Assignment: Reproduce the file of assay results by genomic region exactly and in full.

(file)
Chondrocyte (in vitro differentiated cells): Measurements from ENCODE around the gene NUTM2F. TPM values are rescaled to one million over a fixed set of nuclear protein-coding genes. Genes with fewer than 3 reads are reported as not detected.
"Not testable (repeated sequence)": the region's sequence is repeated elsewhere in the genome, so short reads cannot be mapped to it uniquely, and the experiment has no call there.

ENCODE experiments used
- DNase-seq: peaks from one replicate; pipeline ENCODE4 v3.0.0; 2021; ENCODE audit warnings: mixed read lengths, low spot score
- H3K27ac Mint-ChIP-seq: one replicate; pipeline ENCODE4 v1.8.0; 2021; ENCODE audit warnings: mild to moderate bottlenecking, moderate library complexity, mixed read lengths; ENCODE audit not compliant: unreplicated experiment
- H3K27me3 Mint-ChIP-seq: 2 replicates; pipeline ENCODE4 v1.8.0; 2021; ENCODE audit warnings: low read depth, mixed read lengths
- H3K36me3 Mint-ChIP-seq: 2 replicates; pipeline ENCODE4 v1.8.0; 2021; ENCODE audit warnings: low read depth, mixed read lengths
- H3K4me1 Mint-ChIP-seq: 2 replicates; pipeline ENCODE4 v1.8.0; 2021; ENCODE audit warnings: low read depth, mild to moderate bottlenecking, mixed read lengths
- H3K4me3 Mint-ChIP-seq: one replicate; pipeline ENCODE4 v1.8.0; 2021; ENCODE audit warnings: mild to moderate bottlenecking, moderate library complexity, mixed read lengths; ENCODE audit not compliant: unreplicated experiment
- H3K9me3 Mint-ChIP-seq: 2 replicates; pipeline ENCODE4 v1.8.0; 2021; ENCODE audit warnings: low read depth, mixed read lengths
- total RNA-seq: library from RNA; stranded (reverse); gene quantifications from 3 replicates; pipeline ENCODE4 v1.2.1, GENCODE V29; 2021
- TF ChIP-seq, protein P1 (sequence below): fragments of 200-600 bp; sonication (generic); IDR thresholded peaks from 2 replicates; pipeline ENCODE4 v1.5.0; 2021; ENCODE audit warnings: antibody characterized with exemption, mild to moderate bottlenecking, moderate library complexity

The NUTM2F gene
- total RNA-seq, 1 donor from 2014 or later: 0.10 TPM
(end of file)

Chondrocyte (in vitro differentiated cells): Measurements from ENCODE around the gene NUTM2F. TPM values are rescaled to one million over a fixed set of nuclear protein-coding genes. Genes with fewer than 3 reads are reported as not detected.
"Not testable (repeated sequence)": the region's sequence is repeated elsewhere in the genome, so short reads cannot be mapped to it uniquely, and the experiment has no call there.

ENCODE experiments used
- DNase-seq: peaks from one replicate; pipeline ENCODE4 v3.0.0; 2021; ENCODE audit warnings: mixed read lengths, low spot score
- H3K27ac Mint-ChIP-seq: one replicate; pipeline ENCODE4 v1.8.0; 2021; ENCODE audit warnings: mild to moderate bottlenecking, moderate library complexity, mixed read lengths; ENCODE audit not compliant: unreplicated experiment
- H3K27me3 Mint-ChIP-seq: 2 replicates; pipeline ENCODE4 v1.8.0; 2021; ENCODE audit warnings: low read depth, mixed read lengths
- H3K36me3 Mint-ChIP-seq: 2 replicates; pipeline ENCODE4 v1.8.0; 2021; ENCODE audit warnings: low read depth, mixed read lengths
- H3K4me1 Mint-ChIP-seq: 2 replicates; pipeline ENCODE4 v1.8.0; 2021; ENCODE audit warnings: low read depth, mild to moderate bottlenecking, mixed read lengths
- H3K4me3 Mint-ChIP-seq: one replicate; pipeline ENCODE4 v1.8.0; 2021; ENCODE audit warnings: mild to moderate bottlenecking, moderate library complexity, mixed read lengths; ENCODE audit not compliant: unreplicated experiment
- H3K9me3 Mint-ChIP-seq: 2 replicates; pipeline ENCODE4 v1.8.0; 2021; ENCODE audit warnings: low read depth, mixed read lengths
- total RNA-seq: library from RNA; stranded (reverse); gene quantifications from 3 replicates; pipeline ENCODE4 v1.2.1, GENCODE V29; 2021
- TF ChIP-seq, protein P1 (sequence below): fragments of 200-600 bp; sonication (generic); IDR thresholded peaks from 2 replicates; pipeline ENCODE4 v1.5.0; 2021; ENCODE audit warnings: antibody characterized with exemption, mild to moderate bottlenecking, moderate library complexity

The NUTM2F gene
- total RNA-seq, 1 donor from 2014 or later: 0.10 TPM